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Jeremy Hill, a student in Jon Pfeiffer's Fall 2012 Media Law class at Pepperdine University, wrote the following essay in response to the question: "You found a great picture on the Internet, should there be limits concerning how you can use the photo in a school paper? On your personal website? At work?"
While we do live in America the land of the free, there are still certain restrictions put in place on forms of media that some people might feel should be deemed as public however we live in a capitalist society and someone has to pay to keep those certain types of media going. If I were to find an awesome photo through Google or some other search engine, while my first inclination used to be that whatever you find on Google is ok to use in anything, now I am aware of the fact that there are certain royalty fees one would have to pay in order to use the photo. If you were to post the photo on something such as Facebook or Twitter or another form of social media, there should typically be no legal repercussions for using the picture. However if you were to use it in a presentation or newspaper article or your own personal novel where you would be generating a profit from said picture, the original author of that picture could and probably would in fact sue you if you made enough money off of it.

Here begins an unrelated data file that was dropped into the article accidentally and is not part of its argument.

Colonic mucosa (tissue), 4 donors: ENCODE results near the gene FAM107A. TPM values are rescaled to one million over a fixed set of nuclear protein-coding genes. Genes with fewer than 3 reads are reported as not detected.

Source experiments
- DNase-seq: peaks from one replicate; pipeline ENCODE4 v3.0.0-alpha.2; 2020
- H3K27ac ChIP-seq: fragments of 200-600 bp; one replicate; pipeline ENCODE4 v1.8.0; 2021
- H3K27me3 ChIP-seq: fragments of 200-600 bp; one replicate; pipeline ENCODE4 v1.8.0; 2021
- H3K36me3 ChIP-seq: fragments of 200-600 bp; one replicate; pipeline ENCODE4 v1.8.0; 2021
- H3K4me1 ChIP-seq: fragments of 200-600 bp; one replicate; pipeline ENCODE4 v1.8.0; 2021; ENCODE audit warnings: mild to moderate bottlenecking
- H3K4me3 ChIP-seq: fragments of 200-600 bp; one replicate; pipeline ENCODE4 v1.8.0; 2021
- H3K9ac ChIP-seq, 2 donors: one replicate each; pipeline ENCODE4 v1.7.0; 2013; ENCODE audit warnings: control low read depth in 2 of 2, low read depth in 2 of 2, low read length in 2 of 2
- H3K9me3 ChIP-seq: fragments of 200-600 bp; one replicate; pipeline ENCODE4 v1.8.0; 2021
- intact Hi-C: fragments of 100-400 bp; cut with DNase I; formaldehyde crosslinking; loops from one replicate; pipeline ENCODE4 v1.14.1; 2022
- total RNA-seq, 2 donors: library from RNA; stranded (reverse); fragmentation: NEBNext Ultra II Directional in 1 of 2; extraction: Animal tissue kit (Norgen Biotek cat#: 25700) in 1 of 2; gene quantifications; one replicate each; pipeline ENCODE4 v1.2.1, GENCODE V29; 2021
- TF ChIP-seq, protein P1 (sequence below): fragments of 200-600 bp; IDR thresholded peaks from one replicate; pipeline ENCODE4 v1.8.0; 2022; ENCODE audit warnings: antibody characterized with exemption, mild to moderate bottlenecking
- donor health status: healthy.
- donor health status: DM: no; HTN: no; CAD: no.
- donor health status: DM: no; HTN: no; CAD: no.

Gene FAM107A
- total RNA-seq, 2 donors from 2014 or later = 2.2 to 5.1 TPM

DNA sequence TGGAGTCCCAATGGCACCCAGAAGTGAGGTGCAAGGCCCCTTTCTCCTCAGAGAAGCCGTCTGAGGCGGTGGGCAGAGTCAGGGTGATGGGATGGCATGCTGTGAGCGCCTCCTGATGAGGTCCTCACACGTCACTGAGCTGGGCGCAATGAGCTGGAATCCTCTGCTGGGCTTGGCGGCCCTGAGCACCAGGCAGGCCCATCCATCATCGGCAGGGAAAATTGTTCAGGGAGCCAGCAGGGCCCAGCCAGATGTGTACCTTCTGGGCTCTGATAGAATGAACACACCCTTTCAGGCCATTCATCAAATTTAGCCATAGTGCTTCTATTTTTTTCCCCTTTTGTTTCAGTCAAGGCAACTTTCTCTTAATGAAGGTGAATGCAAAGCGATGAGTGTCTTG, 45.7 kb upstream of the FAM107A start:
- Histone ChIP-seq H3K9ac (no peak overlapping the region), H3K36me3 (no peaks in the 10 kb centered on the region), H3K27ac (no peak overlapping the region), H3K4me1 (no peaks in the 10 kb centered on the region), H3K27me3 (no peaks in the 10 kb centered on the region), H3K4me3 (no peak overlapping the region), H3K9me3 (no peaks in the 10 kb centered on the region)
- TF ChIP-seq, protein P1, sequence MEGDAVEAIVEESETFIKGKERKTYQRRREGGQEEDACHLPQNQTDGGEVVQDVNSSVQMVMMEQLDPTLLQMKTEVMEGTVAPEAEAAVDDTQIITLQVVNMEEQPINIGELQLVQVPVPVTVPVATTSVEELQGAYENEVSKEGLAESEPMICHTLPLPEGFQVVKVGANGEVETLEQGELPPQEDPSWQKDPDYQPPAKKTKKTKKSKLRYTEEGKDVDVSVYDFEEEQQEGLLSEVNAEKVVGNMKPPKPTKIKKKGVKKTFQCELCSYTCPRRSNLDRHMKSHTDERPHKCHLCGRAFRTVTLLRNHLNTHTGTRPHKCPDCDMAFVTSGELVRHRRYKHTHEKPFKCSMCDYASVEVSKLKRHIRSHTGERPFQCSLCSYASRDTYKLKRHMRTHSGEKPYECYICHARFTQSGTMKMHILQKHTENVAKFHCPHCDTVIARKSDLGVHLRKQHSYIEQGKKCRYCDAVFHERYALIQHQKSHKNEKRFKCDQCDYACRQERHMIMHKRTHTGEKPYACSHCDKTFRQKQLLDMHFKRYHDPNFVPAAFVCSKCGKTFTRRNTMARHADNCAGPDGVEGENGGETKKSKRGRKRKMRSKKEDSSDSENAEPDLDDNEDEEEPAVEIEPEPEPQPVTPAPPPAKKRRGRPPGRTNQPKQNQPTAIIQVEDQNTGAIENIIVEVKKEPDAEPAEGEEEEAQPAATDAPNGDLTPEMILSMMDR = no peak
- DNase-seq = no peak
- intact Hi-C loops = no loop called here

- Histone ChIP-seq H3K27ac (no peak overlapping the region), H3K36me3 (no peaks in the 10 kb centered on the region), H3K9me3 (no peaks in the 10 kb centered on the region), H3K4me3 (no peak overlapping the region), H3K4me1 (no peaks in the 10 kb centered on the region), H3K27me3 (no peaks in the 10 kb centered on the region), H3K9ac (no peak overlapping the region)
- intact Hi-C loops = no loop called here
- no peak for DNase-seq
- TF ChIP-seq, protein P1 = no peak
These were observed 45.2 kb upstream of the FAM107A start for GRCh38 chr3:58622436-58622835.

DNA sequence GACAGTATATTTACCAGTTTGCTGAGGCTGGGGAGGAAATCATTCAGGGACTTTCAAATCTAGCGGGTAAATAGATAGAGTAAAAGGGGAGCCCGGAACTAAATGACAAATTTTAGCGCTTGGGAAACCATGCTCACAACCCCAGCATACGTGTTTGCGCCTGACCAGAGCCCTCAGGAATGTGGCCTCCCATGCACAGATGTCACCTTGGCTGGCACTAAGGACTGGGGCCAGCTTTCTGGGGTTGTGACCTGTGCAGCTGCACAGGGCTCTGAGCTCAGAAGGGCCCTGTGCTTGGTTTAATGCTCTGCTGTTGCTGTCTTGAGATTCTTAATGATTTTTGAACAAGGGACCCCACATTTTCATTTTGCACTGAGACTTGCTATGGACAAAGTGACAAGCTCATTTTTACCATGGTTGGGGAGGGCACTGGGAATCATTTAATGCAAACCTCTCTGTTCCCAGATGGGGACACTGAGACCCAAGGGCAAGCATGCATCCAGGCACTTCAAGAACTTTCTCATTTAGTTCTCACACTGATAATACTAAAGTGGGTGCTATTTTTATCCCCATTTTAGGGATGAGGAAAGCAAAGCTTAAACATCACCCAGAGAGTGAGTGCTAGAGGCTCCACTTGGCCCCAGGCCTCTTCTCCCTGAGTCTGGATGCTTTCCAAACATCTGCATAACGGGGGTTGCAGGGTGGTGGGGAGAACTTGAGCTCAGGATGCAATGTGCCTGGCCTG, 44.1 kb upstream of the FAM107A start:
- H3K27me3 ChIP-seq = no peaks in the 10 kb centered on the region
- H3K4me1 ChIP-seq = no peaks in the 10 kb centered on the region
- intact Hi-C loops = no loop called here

Generally speaking however, if one were to exercise their use of the First Amendment then in theory you could state that the use of the other individuals' photograph was a form of your personal expression and in a case where the person would sue you for the profits you made using their photo, they would have to prove beyond a reasonable doubt that their photograph was in fact the main reason why you gained some kind of profit off of your product. Because if their photo is not what is causing you to gain a profit you are in no way harming their own personal business by using their photo as you are not taking away from their profits as an artist with your own profits. However, it could be viewed that since customers could gain access to this photograph through you product without paying the artist who made it originally, then if it were argued that way you would be hindering their business and they would have grounds to sue you and more likely win.
Jeremy Hill is a senior at Pepperdine University majoring in Media Production.
Jon Pfeiffer is an experienced entertainment and copyright trial attorney practicing in Santa Monica. Jon is also an adjunct professor at Pepperdine University in Malibu, California where he teaches Media Law. The class covers First Amendment issues as well as copyright, defamation and privacy.
Contact Jon and his team today.